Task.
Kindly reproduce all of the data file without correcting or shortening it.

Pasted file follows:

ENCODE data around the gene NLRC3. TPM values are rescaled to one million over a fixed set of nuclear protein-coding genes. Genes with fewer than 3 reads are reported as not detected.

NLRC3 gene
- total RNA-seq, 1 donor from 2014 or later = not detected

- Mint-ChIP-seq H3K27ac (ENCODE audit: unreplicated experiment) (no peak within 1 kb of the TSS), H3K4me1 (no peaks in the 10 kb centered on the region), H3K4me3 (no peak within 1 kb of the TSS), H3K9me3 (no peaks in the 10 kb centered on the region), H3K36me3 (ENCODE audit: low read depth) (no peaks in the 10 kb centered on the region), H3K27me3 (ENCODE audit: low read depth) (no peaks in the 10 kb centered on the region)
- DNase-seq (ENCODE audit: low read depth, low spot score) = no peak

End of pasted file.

ENCODE data around the gene NLRC3. TPM values are rescaled to one million over a fixed set of nuclear protein-coding genes. Genes with fewer than 3 reads are reported as not detected.

NLRC3 gene
- total RNA-seq, 1 donor from 2014 or later = not detected

- Mint-ChIP-seq H3K27ac (ENCODE audit: unreplicated experiment) (no peak within 1 kb of the TSS), H3K4me1 (no peaks in the 10 kb centered on the region), H3K4me3 (no peak within 1 kb of the TSS), H3K9me3 (no peaks in the 10 kb centered on the region), H3K36me3 (ENCODE audit: low read depth) (no peaks in the 10 kb centered on the region), H3K27me3 (ENCODE audit: low read depth) (no peaks in the 10 kb centered on the region)
- DNase-seq (ENCODE audit: low read depth, low spot score) = no peak